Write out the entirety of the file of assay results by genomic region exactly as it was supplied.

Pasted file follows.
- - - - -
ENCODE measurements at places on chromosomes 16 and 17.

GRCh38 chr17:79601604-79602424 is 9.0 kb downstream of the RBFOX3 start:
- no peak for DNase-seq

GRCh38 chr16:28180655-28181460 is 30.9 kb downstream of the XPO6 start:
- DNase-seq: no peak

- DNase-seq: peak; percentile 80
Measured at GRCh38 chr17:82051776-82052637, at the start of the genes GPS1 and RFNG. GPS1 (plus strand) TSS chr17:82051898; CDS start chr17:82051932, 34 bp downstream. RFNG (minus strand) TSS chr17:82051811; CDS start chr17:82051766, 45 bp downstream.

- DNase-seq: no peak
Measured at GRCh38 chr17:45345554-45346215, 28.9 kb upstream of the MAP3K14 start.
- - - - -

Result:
ENCODE measurements at places on chromosomes 16 and 17.

GRCh38 chr17:79601604-79602424 is 9.0 kb downstream of the RBFOX3 start:
- no peak for DNase-seq

GRCh38 chr16:28180655-28181460 is 30.9 kb downstream of the XPO6 start:
- DNase-seq: no peak

- DNase-seq: peak; percentile 80
Measured at GRCh38 chr17:82051776-82052637, at the start of the genes GPS1 and RFNG. GPS1 (plus strand) TSS chr17:82051898; CDS start chr17:82051932, 34 bp downstream. RFNG (minus strand) TSS chr17:82051811; CDS start chr17:82051766, 45 bp downstream.

- DNase-seq: no peak
Measured at GRCh38 chr17:45345554-45346215, 28.9 kb upstream of the MAP3K14 start.